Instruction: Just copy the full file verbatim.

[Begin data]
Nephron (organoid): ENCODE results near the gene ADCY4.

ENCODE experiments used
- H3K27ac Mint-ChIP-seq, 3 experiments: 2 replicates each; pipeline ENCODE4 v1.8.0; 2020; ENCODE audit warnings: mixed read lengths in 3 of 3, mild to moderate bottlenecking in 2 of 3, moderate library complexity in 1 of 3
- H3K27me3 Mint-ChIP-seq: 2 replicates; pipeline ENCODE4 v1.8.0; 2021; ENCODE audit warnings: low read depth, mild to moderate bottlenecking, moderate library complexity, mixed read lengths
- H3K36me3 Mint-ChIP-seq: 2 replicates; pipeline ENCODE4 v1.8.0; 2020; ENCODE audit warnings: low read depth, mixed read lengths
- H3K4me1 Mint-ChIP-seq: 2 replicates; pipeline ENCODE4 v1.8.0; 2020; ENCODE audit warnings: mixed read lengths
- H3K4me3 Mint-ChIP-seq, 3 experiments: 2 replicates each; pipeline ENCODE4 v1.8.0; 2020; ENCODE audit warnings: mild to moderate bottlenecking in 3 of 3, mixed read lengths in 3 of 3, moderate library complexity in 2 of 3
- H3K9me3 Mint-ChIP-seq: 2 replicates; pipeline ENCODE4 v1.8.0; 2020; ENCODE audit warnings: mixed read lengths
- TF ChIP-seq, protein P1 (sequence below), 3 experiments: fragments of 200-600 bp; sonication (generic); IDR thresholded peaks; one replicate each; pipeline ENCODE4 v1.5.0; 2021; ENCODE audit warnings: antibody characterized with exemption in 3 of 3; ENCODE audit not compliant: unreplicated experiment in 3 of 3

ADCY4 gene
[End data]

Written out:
Nephron (organoid): ENCODE results near the gene ADCY4.

ENCODE experiments used
- H3K27ac Mint-ChIP-seq, 3 experiments: 2 replicates each; pipeline ENCODE4 v1.8.0; 2020; ENCODE audit warnings: mixed read lengths in 3 of 3, mild to moderate bottlenecking in 2 of 3, moderate library complexity in 1 of 3
- H3K27me3 Mint-ChIP-seq: 2 replicates; pipeline ENCODE4 v1.8.0; 2021; ENCODE audit warnings: low read depth, mild to moderate bottlenecking, moderate library complexity, mixed read lengths
- H3K36me3 Mint-ChIP-seq: 2 replicates; pipeline ENCODE4 v1.8.0; 2020; ENCODE audit warnings: low read depth, mixed read lengths
- H3K4me1 Mint-ChIP-seq: 2 replicates; pipeline ENCODE4 v1.8.0; 2020; ENCODE audit warnings: mixed read lengths
- H3K4me3 Mint-ChIP-seq, 3 experiments: 2 replicates each; pipeline ENCODE4 v1.8.0; 2020; ENCODE audit warnings: mild to moderate bottlenecking in 3 of 3, mixed read lengths in 3 of 3, moderate library complexity in 2 of 3
- H3K9me3 Mint-ChIP-seq: 2 replicates; pipeline ENCODE4 v1.8.0; 2020; ENCODE audit warnings: mixed read lengths
- TF ChIP-seq, protein P1 (sequence below), 3 experiments: fragments of 200-600 bp; sonication (generic); IDR thresholded peaks; one replicate each; pipeline ENCODE4 v1.5.0; 2021; ENCODE audit warnings: antibody characterized with exemption in 3 of 3; ENCODE audit not compliant: unreplicated experiment in 3 of 3

ADCY4 gene